National Guard troops patrolling border found sleeping in vehicle while migrants wait to turn selves in

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Footage captured exclusively by Fox Business Network shows National Guardsmen sleeping inside a Border Patrol truck while a group of migrants newly arrived in the U.S. wait to surrender to authorities. 

Fox Business correspondent Hillary Vaughn and her cameraman Tyson Rohlfs were on the ground in Roma, Texas, early Tuesday, hours after a flood of migrants illegally entered the United States from Tamaulipas, Mexico.

Boatloads of people came ashore after ostensibly paying off drug cartels in Mexico to gain passage.

Discarded wristbands were found on the ground just up a sandy slope from the Rio Grande River. The wristbands, purchased from the drug cartels for as much as $25,000 apiece, were the migrants’ proof of contact and approval.

At one point, Vaughn and Rohlfs came upon a marked Border Patrol pickup truck. Inside were two sleeping National Guardsmen who had been keeping watch at the illegal entry point. Six migrants, apparently waiting to be willfully apprehended and processed by law enforcement, stood just feet away.

After several minutes, a member of the crew walked up to the truck and knocked politely on the window to alert the Guardsmen.

Between 11 p.m. Monday and 2 p.m. Tuesday, Fox News observed about 150 people arrive on U.S. soil by boat and head to a parking lot to be processed.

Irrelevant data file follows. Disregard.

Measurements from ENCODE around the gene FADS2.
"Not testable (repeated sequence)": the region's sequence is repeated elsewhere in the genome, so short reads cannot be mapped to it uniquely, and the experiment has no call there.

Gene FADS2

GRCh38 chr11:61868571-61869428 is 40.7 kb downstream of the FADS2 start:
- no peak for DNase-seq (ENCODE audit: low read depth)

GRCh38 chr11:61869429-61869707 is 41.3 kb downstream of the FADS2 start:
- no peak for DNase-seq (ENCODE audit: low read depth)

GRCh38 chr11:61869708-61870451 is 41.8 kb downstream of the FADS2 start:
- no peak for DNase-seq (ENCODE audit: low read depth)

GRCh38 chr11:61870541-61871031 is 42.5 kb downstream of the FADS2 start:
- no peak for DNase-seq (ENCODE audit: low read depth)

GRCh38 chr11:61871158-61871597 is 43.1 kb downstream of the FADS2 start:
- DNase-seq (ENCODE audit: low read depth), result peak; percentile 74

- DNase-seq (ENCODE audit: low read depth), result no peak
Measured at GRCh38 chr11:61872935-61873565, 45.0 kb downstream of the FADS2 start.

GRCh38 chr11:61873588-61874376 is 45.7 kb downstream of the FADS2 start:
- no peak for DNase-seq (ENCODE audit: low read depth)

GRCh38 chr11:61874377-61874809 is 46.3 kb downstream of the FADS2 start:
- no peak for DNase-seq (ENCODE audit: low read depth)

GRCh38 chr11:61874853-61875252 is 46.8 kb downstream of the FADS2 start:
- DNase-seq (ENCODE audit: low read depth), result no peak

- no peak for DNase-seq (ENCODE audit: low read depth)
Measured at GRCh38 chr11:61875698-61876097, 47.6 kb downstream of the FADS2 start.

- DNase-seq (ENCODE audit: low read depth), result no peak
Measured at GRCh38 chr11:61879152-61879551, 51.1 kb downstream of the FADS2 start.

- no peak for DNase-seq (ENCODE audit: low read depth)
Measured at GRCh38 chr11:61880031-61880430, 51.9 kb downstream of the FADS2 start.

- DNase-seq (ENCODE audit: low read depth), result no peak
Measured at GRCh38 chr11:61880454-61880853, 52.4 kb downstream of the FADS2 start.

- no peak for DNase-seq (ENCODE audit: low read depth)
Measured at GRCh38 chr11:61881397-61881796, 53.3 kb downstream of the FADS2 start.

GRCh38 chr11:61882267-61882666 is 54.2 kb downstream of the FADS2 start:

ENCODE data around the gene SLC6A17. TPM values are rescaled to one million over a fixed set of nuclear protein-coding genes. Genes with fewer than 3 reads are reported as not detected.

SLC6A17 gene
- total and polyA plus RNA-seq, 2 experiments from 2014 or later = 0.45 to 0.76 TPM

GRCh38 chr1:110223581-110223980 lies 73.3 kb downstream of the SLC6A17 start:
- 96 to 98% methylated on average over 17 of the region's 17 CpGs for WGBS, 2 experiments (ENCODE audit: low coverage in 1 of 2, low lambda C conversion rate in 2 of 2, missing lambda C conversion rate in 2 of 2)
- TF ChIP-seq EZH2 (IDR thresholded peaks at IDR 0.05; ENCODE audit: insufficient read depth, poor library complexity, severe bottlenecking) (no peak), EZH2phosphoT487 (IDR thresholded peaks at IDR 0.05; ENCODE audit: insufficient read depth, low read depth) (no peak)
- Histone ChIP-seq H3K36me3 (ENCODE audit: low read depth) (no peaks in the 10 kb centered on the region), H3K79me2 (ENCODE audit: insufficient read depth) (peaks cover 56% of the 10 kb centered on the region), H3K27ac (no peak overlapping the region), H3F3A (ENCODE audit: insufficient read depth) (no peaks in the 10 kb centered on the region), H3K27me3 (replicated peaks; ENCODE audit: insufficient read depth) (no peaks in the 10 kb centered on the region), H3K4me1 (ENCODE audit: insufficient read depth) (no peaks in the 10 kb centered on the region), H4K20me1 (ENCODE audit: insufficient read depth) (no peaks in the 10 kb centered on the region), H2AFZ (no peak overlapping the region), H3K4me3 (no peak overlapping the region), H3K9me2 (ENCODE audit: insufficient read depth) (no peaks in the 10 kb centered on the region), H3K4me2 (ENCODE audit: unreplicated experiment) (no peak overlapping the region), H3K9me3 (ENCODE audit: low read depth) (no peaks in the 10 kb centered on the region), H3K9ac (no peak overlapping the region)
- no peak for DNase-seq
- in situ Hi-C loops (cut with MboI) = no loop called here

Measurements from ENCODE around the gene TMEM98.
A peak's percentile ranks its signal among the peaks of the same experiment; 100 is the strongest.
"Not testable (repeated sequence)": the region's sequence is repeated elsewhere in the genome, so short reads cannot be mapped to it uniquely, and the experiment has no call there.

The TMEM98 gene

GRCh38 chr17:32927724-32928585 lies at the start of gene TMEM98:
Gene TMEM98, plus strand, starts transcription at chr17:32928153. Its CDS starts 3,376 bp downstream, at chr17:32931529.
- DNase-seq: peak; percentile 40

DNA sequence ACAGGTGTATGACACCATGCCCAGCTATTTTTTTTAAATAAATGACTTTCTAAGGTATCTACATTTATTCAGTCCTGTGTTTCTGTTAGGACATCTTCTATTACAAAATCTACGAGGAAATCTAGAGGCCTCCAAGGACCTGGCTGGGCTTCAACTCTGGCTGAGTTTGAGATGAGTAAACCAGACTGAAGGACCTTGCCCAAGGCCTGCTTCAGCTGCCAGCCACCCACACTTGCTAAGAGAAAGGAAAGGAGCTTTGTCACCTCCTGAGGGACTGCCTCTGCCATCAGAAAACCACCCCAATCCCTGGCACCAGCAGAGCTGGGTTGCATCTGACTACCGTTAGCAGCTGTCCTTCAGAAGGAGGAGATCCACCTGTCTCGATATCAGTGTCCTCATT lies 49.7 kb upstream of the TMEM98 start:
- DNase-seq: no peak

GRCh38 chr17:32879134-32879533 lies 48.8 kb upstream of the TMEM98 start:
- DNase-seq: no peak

In response to the footage, National Border Patrol Council (NBPC) President Brandon Judd told Fox News the incident is a “good example of the strain cartels are putting on government resources.”

“All personnel are having to work extremely long hours, often away from home while living in hotels,” he said.

NBPC Vice President Chris Cabrera told Fox News that the Border Patrol is thankful to the National Guard and understands it is a “big strain” on their own resources to help them out.


“They’re having to leave their communities less safe and less man to come over here and help us out. So it does have a big accordion effect. And it’s just — something needs to be done,” he said.

“We don’t have anything being done right now. It’s getting worse by the day. And unless we get some real help, some real solutions, even temporary solutions, it’s going to continue to get worse. And bad things happen once night falls down here.”

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